Downloadable Seizure First Aid MaterialsSeizure First Aid Ready On-Demand Training

Tonic-clonic Seizures

Seizures are often depicted as only being of the form that a person loses consciousness, falls to the floor and exhibit repeated movements of their limbs. These seizures are called tonic-clonic seizures.

Do you know what to do if you encounter someone who is having a tonic-clonic seizure? For most people, the answer is “No”. When someone is having a tonic-clonic seizure there is little you can or should do.

Here’s a simple list of do’s and don’ts.



  • Do move objects and/or furniture away from the person having a seizure so that they don’t injure themselves.
  • Do time the seizure and call for emergency help if the seizure lasts more than 5 minutes, if there are repeated seizures, or if the person is injured or has difficulty breathing.
  • Do make the individual comfortable when the seizure stops.
  • Do consider turning the person on their side after the seizure during the period of recovery.
  • Do expect to find that the person who has had the seizure will be confused and tired afterwards.
  • Do NOT try to hold someone down when they’re having a seizure.
  • Do NOT (and I mean NEVER) try to put anything in the mouth of someone having a seizure. (Some think you should put an object like a ruler in the mouth to stop the person having a seizure from biting their tongue, but it’s more likely that you’ll get bitten or they’ll bite a piece off the object and choke on it.)
Phil Haydon describes having a seizure – and the recovery.

Other Types of Seizures

Did you know that seizures can occur without any loss of consciousness? A seizure is the result of abnormal electrical activity in the brain that can be restricted to a small brain region or can become generalized across both sides of the brain. Because different areas of the brain can be involved the way a seizure manifests can be so different from individual to individual.

Seizures without any change of awareness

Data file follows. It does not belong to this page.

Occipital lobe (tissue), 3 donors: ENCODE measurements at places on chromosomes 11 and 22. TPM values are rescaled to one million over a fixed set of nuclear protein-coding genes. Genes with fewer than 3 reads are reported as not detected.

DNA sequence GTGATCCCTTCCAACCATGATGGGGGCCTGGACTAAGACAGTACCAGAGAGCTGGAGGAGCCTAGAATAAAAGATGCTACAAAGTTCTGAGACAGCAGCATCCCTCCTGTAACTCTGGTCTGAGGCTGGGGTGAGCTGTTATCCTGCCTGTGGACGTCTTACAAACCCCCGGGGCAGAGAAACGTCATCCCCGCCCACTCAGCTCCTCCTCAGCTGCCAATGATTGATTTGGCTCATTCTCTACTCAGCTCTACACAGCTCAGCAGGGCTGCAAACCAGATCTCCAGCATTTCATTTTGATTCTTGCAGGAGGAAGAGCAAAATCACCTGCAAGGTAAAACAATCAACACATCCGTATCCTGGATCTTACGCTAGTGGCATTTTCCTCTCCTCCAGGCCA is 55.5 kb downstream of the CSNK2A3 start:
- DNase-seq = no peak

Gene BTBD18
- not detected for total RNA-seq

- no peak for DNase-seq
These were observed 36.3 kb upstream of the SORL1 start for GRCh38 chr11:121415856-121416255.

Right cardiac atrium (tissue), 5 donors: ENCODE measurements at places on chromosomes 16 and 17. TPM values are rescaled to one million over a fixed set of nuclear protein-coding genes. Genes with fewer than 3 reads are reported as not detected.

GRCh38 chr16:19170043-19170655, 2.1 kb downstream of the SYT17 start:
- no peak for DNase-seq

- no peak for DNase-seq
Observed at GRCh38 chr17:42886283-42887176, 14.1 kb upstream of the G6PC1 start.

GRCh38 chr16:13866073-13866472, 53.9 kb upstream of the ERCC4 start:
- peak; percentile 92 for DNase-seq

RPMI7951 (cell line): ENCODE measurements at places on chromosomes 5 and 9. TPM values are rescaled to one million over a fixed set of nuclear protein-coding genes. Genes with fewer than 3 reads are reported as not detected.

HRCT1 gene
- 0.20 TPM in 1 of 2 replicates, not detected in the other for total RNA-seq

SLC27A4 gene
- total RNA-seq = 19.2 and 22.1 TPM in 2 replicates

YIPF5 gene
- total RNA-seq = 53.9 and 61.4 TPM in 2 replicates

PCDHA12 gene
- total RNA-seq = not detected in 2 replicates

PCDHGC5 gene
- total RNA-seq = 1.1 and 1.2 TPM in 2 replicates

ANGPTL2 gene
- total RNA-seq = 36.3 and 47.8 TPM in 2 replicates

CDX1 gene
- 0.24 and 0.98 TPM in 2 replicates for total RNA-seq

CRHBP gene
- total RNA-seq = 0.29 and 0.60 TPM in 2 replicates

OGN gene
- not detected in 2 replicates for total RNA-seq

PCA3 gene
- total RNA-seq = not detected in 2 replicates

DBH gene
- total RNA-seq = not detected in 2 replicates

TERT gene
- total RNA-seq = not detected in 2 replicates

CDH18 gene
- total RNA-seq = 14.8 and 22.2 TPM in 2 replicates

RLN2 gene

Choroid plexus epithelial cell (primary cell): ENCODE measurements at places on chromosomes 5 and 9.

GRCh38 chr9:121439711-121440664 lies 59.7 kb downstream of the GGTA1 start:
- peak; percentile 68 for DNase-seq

In some forms of seizure, the person is at least partially aware of the seizure – these are called Focal Aware Seizures and result from altered electrical activity in a “focal” region of the brain.

  • Usually you don’t need to do anything.
  • Stay calm and reassure the person they are safe.
  • If the person is frightened or anxious, encourage them to take slow deep breaths or do something that is calming or relaxing.
  • Stay with the person until the seizure is over. Make sure that they are fully aware of what is going on before they are left alone.

More first aid for Focal Aware (simple partial) Seizures

Seizures with altered awareness

In Focal Impaired Awareness Seizures the focal electrical activity prevents the person being aware of their surroundings and they will not be able to respond fully.

  • If the person has a warning before they lose awareness, help them to a safe place.
  • Stay with the person and don’t let them wander away into an unsafe situation.
  • Do not assume that they can talk or that they can hear you and follow instructions. Assure them they are safe and repeat instructions on what they should do next.
  • Time the seizure.
  • Make sure that they are alert, oriented and safe after the event before they are left alone.

More seizure first aid for:

First Aid in Special Conditions:


Knowing how to help someone during a seizure can make a difference and save a life.

We’ve created a PDF describing seizure first aid in multiple languages and sizes for your convenience. Please view the list below to find the language of your choice. Help us educate about seizure first aid by hanging up a poster, handing out a flyer, or sharing on social media.

English: Half Page FlyerPoster

French: Half Page FlyerPoster

Spanish: Half Page FlyerPoster

Portuguese: Half Page FlyerPoster

Arabic: Half Page FlyerPoster

Seizure First Aid Ready

Access a 30 minute online training from anywhere, anytime. Seizure First Aid Ready educates the public on the Epilepsy Foundation’s basic procedures for responding to someone having a seizure.

Share What You Learn

After you’ve taken the training, consider sharing what you learned with your friends, family, yacht club, sports team, workplace, or a civic / community organization.

We’ve put together presentations in multiple languages that you can download to help you teach others.

Virtual Seizure First Aid Ready Training

Knowing how to help someone who is having seizure can save their life. Yet, many do not know what to do. We offer Virtual Seizure First Aid Ready training to groups who would like to learn more about epilepsy, its causes, treatment options, as well as how to help during and after a seizure. We have given these trainings to civic groups, organizations that host summer camps for children, and as part of a Human Resource Department’s campaign for Epilepsy Awareness Month.

If you’d like to learn more about having Sail For Epilepsy give a virtual training to your organization, please contact us at [email protected].

Become a Virtual Shipmate

Take the One More Step Challenge and become a Virtual Shipmate! We’ll add your first name to the boat and you could receive a call from Phil while he’s sailing offshore.

Join Our Mailing List

Want to know first about upcoming events and future voyages? Subscribe to receive newsletters and special announcements.

Ship’s Log

Get caught up on past voyages and learn more about life at sea.

Share via
Copy link
Powered by Social Snap